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Children & Praise: Why Certain Types of Praise May Backfire

Research suggests that praising effort over outcome is best for children.

It’s hard to find anything negative to say about praise. After all, the very definition of the word refers to things like “admiration” and “approval.” Good stuff for any child, right?

Common sense suggests that offering praise is certainly better than withholding it. But researchers at Utrecht University in the Netherlands recently conducted two studies suggesting that not all praise is created equal. What’s more, certain types of praise may actually undermine the self-esteem of some children, especially those whose self-image is already fragile.

Personal Praise vs. Effort-based Praise

All praise isn’t alike. There are two primary ways to offer praise to others. One is to highlight one’s personal qualities. After scoring a goal, an example of personal praise might be: “You’re such an awesome soccer player.” When a child draws a picture, personal praise may be: “You’re the best artist.”

Certainly, there is no crime in sharing positive words with children! However, there’s another type of praise that researchers believe is more likely to build confidence and self-worth - particularly among children with low self-esteem - because it is independent of whether your child shoots the winning goal or creates a museum quality painting.

Effort-based praise focuses on behavior and efforts, not the outcome. This type of praise may be: “You’re really committed to your soccer practices, and it looks like you’re having fun, too!” Or “Look at all the colors you chose for your painting. You’re really working hard on that!”

Study of Parents

In the first of two studies, which were published by the American Psychological Association in the Journal of Experimental Psychology, over 350 parents were given six descriptions of hypothetical children. Three of the kids were portrayed as having high self-esteem (for example, “Lisa usually likes the kind of person she is.”). The other three were presented as having low self-esteem (“Sarah is often unhappy with herself.”). The parent participants were then asked to write a sentence of praise that they would give each child for completing an activity, like drawing a picture.

The researchers found that, on average, parents offered twice as much personal praise (“You’re a great artist!”) to children with low self-esteem than they did for the children with high self-esteem. These same parents were much more likely to offer effort-based praise for the children with high self-esteem (“You worked hard!”).

The theory behind this, according to the study authors, is that parents instinctively want to build up the self-esteem of kids – especially kids who are at risk for low self-esteem in the first place. Many parents feel this can be best accomplished by focusing on personal qualities (“You’re so smart.”). Instead, the authors suggest these children may feel that they are most valued when they succeed. This can lead to poor self-worth because no one scores the winning goal, earns the perfect score, or creates the masterpiece every time. When life’s inevitable losses and failures happen, these children may be more at risk for feeling badly about themselves. They may also feel less likely to try again.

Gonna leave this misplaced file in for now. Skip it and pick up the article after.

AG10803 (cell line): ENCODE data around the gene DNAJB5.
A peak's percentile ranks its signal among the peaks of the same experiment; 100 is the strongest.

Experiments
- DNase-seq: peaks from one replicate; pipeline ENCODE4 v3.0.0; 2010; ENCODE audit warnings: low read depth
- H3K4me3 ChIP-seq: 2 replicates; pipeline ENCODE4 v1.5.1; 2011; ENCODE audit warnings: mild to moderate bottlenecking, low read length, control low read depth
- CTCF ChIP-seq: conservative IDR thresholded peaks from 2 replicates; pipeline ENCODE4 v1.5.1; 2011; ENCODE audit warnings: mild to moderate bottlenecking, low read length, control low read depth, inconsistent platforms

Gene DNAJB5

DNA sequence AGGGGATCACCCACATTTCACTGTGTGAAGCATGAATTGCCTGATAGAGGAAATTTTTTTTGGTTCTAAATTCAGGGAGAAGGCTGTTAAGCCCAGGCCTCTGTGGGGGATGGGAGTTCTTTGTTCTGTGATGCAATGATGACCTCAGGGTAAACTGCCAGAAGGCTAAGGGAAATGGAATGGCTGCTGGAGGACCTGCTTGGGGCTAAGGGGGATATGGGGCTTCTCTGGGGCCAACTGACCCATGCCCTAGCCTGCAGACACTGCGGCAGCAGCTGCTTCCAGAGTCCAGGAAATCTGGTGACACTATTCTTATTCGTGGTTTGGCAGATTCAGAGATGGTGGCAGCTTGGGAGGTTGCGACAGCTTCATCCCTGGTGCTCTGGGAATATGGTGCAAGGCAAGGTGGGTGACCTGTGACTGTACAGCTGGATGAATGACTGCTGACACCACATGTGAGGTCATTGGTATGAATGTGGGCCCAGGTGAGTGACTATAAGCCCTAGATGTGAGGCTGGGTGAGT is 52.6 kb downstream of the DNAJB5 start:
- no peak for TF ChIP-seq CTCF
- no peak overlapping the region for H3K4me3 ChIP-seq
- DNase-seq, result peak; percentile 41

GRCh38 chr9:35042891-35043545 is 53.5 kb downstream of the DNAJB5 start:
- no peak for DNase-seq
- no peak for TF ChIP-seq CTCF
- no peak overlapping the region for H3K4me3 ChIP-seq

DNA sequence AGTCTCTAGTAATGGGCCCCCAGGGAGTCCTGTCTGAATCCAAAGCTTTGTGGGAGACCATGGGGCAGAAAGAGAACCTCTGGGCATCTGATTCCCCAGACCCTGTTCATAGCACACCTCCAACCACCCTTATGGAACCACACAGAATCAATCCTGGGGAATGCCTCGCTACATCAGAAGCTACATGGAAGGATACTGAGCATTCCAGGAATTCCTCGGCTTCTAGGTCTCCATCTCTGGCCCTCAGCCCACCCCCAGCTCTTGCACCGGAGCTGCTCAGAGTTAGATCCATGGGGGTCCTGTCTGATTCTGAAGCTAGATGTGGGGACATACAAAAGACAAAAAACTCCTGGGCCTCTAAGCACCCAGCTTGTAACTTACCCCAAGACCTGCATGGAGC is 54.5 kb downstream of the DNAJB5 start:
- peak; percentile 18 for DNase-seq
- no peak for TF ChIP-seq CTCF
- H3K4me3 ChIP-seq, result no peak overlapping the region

Study of Children

To further explore this hypothesis, the study authors conducted a second study looking at how different types of praise directly impact children. This time, they recruited over 300 elementary school children and administered a test that measures self-esteem. Then, they told the children they would be playing an online game against students from another school, and that a webmaster would be monitoring their performance via the Internet. What the students weren’t told was that the computer was controlling the outcome of the game, and that the children were actually pre-assigned to a “winning” or “losing” group. The outcome was out of their control. Throughout the process, the experimenters praised some children with personal praise and others with effort-based praise. There was also a control group of kids who didn’t receive any type of praise. After the game ended, the children completed a survey about their feelings.

The authors found that the children who were praised for their personal qualities, but “lost” the game, were most likely to experience feelings of shame, especially if they had low self-esteem already.

What We Can Learn

The researchers suggest that when children are praised for their efforts - not their outcomes - they are more likely to feel good about themselves even when they don’t achieve success. What’s more, they speculate that these kids will be more likely to try again when they view failure as a temporary setback, not a personality flaw. On the other hand, when kids link their outcomes to their personal qualities, this may lead to a more negative self-image and a lack of effort in the future. For example, “What’s the point of trying again if I’m just not a good soccer player?”

Admittedly, the differences between the two types of praise may seem subtle. But if we focus more on effort than outcome, this type of praise may provide a notable boost in how all children feel about themselves, and how likely they’ll be to bounce back from setbacks and keep trying.

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